Pros and Cons of Tankless Hot Water Heaters
One day, you wake up to shower and discover that you have no hot water. The repairman comes and says that your hot water heater needs to be replaced. You now have a decision to make: do you want to continue using a tank system or do you want to go tankless?
“A tankless hot water heater does have a surprising number of benefits, and almost the same number of drawbacks,” says Steve Lewis, president and CEO of Ambient Edge.
Take a look below and decide if a tankless hot water heater might be right for you.
A tankless water heater uses 30-50% less energy than their tank counterparts, leading to a savings of up to $100 per year.
Because of their small design, many tankless hot water heaters require special installation and also cost a bit more initially to purchase. If you factor in the installation costs as well as purchasing the unit, a tank water heater is much cheaper and easier to install.
Instant hot water. No waiting for the tap at the bathroom sink to warm to shave or wash your face. No waiting for the water to get warm in the shower. A tankless water heater provides hot water almost instantly.
The hot water provided by a tankless hot water heater may be “limitless,” but only to one faucet or appliance at a time. If you want to take a shower while washing clothes or dishes, you might get inconsistent temperatures or need to wait until one is finished.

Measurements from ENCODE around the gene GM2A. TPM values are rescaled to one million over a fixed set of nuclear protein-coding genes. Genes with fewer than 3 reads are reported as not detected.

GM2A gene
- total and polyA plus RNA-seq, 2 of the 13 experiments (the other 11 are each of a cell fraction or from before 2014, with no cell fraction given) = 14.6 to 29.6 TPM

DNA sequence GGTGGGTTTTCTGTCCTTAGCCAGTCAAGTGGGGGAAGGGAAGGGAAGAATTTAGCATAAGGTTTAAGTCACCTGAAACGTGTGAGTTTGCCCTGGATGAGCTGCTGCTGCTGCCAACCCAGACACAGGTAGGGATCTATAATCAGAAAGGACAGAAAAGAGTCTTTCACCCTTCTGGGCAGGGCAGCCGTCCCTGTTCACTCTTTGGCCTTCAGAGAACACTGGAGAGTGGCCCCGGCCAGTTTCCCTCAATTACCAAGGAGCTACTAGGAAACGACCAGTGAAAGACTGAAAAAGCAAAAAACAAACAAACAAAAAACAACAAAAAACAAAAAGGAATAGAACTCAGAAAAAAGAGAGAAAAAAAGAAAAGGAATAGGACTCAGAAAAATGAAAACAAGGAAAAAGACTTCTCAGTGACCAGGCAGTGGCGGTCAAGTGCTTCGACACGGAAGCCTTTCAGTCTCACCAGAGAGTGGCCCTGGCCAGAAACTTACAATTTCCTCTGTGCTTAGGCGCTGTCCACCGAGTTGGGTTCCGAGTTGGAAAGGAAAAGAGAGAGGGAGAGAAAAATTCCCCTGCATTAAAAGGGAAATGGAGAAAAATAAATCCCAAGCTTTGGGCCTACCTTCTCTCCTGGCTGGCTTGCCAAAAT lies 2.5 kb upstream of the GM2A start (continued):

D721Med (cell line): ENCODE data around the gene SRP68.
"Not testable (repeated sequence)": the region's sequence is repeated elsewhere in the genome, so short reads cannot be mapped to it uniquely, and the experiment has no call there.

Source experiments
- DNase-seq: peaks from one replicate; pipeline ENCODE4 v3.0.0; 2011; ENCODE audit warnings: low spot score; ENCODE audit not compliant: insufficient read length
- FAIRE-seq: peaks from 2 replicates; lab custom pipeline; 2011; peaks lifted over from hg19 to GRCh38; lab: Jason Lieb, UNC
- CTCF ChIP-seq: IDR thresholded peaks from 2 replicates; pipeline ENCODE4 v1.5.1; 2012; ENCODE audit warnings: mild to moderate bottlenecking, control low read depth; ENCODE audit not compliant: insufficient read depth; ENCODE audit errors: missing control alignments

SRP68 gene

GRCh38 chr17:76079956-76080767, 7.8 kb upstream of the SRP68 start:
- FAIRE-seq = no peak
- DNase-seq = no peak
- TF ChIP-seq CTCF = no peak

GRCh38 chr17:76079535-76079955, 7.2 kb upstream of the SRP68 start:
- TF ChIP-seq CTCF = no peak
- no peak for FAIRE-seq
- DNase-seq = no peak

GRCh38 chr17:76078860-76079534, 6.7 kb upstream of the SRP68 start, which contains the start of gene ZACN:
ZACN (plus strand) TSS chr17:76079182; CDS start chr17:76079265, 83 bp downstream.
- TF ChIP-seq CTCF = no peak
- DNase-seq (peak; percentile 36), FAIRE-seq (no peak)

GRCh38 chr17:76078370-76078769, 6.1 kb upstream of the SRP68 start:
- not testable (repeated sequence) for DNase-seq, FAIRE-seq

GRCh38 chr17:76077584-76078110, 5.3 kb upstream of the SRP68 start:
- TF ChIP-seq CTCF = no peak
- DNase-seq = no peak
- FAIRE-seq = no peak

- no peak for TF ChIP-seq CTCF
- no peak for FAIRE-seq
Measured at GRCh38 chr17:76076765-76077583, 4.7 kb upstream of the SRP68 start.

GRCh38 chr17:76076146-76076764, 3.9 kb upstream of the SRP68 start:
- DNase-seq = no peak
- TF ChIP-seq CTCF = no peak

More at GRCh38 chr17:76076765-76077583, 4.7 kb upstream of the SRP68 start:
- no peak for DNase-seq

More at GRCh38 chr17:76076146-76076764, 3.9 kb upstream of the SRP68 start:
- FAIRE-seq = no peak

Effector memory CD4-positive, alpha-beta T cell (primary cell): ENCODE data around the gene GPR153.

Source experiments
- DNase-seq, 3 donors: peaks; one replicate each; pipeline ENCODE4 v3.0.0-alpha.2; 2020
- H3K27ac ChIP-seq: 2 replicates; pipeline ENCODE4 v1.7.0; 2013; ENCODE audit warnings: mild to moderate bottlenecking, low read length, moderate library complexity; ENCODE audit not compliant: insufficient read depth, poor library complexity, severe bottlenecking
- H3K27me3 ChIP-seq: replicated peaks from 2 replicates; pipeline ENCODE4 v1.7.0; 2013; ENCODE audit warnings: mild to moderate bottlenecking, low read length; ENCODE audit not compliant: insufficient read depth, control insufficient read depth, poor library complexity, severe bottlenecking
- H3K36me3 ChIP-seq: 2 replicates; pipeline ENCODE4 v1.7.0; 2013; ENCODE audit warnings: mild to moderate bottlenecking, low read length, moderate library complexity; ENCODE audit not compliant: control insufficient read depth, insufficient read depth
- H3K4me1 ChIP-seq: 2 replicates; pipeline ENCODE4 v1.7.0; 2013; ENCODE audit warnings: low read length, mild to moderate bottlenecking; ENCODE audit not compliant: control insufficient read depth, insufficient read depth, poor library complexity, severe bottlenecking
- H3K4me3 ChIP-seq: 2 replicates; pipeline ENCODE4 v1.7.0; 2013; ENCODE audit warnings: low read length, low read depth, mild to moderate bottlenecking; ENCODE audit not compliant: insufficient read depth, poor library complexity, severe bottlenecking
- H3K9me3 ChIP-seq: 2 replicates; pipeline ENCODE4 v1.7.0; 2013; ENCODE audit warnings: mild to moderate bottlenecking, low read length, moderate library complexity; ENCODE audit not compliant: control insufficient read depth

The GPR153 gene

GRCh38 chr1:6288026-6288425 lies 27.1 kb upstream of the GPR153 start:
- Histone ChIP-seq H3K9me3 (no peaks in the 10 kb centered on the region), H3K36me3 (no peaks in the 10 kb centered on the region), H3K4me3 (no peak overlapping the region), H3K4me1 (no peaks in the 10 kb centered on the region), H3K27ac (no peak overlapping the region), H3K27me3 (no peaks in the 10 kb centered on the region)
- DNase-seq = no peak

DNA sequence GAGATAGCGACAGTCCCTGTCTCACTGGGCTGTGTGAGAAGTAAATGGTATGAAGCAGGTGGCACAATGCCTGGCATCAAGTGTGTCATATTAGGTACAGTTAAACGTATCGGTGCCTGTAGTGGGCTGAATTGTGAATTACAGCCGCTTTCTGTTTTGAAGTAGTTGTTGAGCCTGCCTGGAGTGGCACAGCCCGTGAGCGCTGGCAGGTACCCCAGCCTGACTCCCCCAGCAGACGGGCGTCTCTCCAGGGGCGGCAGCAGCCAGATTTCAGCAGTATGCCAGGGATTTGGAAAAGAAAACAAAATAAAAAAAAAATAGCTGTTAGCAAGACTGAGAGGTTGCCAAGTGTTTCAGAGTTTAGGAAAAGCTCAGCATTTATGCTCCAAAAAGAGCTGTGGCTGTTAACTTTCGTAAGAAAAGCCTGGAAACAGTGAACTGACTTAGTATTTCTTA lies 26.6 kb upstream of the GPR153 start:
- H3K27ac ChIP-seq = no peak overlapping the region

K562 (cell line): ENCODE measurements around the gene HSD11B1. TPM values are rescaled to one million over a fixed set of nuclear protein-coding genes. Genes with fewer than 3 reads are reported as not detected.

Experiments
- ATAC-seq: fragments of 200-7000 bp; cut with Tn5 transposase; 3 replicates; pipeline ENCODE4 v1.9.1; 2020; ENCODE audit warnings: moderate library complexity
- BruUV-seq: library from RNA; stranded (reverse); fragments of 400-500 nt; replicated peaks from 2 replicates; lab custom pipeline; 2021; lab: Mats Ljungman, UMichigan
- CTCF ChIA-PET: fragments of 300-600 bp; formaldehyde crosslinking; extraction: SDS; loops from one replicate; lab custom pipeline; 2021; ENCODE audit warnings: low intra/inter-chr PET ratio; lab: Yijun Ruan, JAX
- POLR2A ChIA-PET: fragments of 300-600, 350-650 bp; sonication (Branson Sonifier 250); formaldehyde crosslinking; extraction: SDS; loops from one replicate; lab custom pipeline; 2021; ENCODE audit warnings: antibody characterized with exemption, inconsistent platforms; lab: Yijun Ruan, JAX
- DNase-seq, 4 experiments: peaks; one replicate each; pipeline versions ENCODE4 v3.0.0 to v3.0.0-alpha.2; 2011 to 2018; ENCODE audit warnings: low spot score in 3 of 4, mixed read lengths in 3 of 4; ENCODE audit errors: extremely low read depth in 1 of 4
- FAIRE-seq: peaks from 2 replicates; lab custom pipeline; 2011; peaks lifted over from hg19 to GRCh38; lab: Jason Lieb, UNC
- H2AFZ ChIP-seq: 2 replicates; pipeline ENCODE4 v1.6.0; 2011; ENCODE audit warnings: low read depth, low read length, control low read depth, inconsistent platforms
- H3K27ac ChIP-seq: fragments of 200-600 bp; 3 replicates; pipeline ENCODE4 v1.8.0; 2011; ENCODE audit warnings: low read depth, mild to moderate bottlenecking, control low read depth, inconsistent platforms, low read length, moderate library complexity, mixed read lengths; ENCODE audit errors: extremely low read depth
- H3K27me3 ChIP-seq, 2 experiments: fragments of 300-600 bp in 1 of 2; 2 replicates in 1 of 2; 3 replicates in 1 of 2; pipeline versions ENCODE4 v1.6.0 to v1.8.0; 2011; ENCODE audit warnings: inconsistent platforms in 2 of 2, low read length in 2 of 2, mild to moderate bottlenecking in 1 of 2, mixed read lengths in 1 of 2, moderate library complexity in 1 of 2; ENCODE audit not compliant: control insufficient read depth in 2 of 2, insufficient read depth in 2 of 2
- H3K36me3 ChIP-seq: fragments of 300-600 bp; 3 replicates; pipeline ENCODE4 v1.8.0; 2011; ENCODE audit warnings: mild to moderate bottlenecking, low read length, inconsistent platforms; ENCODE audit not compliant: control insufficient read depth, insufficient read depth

A tankless water heater also tends to have a longer lifespan than your typical tank water heater. Warranties typically cover 12 to 15 years, versus an average of 6 years for their tank counterparts.
Tankless water heaters are mounted on the wall, freeing up space in your garage or basement for other things. If you’re concerned with space issues, a tankless water heater may be the way to go.
A tankless hot water heater may require additional equipment, like a water softener if you have hard water. A water softener plus the necessary bags of salt may negate any space savings of the wall mounted water heater.
Tankless water heaters are more energy efficient, and the federal government likes energy efficiency. A household can qualify for a 10% tax credit on the purchase and installation costs of a tankless water heater.
It can take a long time to make up for the up-front costs of purchase and installation. At an average savings of $75 per month according to Consumer Reports, it could take 6-12 years before the savings add up to more than the initial costs.
While the benefits to a tankless water heater may be appealing, there are important considerations to be made. It could be that your individual household would do better just sticking with an energy efficient tank water heater. Weigh the pros and cons carefully before deciding.